23-channel space-sound composition for a light-staged, walk-in space-sound body
with 27-member loudspeaker ensemble and computer-controlled concert grand piano
Commissioned by Südwestfunk / SWF Baden-Baden
Premiere Donaueschinger Musiktage, International Days for Contemporary Music Donaueschingen, October 20 – 22, 1995
The space-sound installation TopoPhonicPlateaus is a walkable sound-light-body, whose acoustic and optical states are constantly changing. Electroacoustic sound, instrumental sound, human voice and noises (consequently any audio material) are interwoven, creating a complex linguistic character that makes the boundaries fluid, situated between traditional genres such as electronic music, radio play or “musique concrète”.
The texts used are taken from Nächte und Spindeln by Jochen Beyse and Gödel, Escher, Bach by Douglas R.Hofstadter. Inspired by Hofstadter’s transformations of contrapuntal principles to the text design, the linguistic material is primarily subject to musical criteria in the design of polyrhythmic surfaces, counterpointing linguistic melodies and repetitive structures; linguistic syntax and semantics are thus dissolved in sound.
As the only acoustic instrument, the computer-controlled concert grand piano occupies an exposed position within the spatial sound installation. In addition, the computer control allows the programming of passages unplayable by humans on the piano, which at times give rise to affinities with electroacoustic music – for example, when glissando lines sound in the ppppp that are more reminiscent of a soft whirring of an electronic sound tape than of a piano sound.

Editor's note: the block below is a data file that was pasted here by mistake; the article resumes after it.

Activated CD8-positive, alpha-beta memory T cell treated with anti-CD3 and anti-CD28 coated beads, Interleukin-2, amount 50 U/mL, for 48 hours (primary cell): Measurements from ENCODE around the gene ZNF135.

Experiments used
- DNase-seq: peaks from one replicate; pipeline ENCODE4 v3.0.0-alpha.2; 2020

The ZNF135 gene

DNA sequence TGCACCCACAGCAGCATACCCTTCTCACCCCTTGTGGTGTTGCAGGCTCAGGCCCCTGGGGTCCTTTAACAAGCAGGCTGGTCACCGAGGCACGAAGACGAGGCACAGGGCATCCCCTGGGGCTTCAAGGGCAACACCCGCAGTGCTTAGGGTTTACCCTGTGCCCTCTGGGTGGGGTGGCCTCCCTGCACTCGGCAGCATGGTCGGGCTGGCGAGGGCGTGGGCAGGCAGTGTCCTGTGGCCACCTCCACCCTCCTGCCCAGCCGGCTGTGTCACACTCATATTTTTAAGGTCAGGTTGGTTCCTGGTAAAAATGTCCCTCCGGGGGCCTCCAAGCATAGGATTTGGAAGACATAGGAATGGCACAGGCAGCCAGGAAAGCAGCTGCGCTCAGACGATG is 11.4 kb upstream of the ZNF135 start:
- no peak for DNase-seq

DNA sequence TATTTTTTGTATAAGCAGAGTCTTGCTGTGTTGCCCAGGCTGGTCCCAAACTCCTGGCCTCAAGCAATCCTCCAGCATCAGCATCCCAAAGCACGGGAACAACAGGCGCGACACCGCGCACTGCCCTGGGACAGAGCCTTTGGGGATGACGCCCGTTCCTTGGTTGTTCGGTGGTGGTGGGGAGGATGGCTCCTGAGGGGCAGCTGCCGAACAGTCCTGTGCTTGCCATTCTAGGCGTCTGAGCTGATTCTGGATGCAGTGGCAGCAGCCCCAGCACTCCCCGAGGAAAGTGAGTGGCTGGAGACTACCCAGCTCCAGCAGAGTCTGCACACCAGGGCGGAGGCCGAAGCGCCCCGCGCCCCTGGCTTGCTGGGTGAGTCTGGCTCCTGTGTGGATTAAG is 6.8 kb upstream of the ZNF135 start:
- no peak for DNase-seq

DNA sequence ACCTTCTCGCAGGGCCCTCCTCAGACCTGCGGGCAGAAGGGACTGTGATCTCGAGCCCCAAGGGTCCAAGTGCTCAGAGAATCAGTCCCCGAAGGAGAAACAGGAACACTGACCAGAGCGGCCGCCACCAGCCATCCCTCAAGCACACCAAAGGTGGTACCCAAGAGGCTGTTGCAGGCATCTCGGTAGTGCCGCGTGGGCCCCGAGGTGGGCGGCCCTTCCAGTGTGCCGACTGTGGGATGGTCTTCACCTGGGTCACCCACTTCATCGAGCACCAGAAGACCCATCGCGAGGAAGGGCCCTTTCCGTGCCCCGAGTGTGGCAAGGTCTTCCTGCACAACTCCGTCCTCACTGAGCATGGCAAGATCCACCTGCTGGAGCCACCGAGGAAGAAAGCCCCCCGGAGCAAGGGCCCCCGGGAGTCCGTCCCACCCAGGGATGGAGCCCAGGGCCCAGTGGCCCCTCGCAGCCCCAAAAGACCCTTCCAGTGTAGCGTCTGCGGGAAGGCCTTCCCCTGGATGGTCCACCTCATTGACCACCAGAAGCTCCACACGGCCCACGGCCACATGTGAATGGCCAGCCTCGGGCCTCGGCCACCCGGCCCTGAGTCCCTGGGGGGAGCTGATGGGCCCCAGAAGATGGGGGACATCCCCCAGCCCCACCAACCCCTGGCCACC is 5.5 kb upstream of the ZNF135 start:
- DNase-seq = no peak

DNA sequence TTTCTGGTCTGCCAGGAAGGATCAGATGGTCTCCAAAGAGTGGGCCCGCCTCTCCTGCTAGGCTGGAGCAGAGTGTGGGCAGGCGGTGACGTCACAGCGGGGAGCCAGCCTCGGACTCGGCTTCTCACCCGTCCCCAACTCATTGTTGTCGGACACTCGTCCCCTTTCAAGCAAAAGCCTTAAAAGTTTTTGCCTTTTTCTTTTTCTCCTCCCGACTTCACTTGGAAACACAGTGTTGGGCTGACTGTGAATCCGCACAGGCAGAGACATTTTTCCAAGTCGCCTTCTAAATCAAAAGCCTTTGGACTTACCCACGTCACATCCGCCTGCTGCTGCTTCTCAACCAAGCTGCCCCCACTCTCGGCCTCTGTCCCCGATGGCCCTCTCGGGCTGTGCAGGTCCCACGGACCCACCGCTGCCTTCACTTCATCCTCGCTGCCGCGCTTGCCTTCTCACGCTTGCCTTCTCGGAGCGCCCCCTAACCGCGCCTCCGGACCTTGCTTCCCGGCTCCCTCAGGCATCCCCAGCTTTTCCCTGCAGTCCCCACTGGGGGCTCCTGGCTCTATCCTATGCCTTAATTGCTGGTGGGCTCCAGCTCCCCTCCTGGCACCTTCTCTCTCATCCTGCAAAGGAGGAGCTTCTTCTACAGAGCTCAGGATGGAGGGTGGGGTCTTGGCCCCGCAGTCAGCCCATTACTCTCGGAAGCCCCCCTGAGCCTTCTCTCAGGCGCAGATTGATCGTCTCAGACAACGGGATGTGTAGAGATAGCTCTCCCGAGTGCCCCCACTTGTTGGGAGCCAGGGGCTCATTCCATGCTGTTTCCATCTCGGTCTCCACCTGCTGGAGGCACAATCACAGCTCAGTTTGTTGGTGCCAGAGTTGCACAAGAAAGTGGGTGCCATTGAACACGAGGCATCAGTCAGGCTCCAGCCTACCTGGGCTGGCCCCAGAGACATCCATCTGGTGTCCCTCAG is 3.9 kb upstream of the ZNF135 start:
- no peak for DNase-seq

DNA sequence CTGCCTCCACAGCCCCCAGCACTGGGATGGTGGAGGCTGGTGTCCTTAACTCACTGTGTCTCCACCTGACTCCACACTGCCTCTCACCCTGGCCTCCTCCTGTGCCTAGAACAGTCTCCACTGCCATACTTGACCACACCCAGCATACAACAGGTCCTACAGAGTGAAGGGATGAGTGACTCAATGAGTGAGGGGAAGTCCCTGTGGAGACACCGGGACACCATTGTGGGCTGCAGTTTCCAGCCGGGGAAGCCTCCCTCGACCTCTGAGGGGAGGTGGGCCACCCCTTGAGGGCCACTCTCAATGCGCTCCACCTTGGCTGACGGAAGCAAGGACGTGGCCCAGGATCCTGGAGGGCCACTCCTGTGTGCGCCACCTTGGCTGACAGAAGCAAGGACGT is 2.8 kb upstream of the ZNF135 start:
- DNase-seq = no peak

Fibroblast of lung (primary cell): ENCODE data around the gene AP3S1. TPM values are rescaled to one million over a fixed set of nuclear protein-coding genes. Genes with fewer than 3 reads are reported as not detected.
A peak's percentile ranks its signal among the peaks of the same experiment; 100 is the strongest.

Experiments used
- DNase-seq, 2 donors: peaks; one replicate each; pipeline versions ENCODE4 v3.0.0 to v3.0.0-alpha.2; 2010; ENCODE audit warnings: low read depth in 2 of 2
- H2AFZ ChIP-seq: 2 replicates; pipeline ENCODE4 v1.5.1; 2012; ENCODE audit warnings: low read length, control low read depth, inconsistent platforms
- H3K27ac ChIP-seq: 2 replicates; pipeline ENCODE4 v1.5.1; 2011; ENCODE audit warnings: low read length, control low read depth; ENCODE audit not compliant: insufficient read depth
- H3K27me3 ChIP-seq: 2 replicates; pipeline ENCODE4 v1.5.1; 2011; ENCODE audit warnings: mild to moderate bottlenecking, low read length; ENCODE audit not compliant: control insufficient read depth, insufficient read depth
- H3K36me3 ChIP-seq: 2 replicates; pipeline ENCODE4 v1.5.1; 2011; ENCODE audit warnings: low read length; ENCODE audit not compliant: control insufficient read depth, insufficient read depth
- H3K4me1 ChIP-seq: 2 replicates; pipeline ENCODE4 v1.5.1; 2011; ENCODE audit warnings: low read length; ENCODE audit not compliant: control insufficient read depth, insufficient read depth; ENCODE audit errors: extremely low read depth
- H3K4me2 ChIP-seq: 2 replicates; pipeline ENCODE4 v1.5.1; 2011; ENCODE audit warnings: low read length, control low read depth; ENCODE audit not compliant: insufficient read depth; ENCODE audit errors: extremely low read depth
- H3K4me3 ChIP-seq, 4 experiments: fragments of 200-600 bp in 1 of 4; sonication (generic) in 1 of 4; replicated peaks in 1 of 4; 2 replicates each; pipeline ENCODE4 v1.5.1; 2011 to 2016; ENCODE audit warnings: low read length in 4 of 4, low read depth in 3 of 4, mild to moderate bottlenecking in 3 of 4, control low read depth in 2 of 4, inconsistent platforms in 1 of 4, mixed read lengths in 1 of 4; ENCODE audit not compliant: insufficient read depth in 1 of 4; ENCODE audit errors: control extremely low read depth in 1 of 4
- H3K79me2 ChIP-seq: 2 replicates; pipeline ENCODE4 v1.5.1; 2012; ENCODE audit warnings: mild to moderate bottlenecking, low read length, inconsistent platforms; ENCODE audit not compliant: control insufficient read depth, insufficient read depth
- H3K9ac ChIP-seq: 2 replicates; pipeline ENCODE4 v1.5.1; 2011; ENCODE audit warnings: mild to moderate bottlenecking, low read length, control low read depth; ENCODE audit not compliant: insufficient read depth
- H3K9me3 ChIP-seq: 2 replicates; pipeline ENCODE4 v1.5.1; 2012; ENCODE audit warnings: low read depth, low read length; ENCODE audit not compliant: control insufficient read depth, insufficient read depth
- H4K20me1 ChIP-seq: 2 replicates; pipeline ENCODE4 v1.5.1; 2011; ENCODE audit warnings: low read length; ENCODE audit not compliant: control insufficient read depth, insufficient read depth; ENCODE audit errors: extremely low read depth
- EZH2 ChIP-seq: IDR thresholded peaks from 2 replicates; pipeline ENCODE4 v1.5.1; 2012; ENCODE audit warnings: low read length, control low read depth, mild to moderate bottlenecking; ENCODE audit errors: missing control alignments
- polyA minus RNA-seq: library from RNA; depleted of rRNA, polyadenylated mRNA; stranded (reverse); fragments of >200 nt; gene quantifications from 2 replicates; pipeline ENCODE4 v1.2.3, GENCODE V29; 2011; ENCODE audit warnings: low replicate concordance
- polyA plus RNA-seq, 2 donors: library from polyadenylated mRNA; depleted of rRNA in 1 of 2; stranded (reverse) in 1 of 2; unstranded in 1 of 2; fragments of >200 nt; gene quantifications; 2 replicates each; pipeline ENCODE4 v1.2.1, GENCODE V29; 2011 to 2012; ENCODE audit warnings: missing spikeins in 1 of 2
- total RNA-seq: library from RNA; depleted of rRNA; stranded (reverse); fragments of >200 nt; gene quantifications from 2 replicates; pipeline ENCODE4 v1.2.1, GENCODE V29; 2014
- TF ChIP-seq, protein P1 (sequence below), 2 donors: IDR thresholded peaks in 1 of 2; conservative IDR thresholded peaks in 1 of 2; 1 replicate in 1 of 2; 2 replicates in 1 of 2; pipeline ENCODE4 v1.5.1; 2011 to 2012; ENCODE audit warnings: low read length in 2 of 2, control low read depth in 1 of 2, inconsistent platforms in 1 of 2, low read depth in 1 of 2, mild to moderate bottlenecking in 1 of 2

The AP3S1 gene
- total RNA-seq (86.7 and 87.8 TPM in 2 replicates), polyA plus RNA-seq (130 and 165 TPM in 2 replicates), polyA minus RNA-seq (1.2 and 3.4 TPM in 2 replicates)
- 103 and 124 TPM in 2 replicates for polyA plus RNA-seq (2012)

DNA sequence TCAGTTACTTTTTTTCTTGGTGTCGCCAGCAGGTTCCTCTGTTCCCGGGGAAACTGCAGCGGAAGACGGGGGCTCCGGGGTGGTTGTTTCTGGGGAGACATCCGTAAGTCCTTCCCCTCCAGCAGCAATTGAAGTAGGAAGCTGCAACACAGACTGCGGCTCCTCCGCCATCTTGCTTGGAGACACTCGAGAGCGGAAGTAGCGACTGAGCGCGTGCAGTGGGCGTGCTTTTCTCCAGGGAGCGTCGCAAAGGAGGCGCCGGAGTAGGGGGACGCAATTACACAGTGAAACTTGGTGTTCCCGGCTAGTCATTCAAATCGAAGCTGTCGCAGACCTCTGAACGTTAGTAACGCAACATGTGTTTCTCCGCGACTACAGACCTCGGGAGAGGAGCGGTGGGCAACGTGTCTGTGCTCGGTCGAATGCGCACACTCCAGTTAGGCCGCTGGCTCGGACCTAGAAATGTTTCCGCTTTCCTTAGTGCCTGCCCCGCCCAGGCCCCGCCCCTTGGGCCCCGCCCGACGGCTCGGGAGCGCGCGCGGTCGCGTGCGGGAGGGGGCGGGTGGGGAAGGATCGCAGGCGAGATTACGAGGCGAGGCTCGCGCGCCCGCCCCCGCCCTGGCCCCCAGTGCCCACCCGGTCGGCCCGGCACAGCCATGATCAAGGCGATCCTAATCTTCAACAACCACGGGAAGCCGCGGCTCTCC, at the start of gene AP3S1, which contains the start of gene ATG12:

Through the digital synchronization of the grand piano with the loudspeaker installation, the heterogeneous levels combine to form a common “playing” body of sound. The loudspeaker ensemble with the concert grand piano and the light staging create sound-light territories, open up new scenes again, form metamorphoses. They change, coupled with each other, fluidly and rupturiously – design complex worlds of fleeting acoustic and optical impressions of the outwardly folded thinking spaces.
The sound installation consists of a 27-member loudspeaker ensemble combined with a computer-controlled concert grand piano. The loudspeaker ensemble has three components:
1. an outer circle – formed by 15 loudspeakers – starting at the right edge of the stage and ending at the left edge of the stage. The loudspeakers are positioned in a successively increasing and decreasing height.
2. two columns – formed by 4 loudspeakers each – positioned in the interior, facing each other. The speakers are staggered in height position.
3. four Aura boxes, each placed on the floor in the corners of the room. This group of loudspeakers places sound fundamentals in the room or transmits the bass frequencies.
The computer-controlled concert grand piano is located on the stage. It is synchronized with the loudspeaker ensemble via a computer. The Bösendorfer computer grand piano is used for the performance.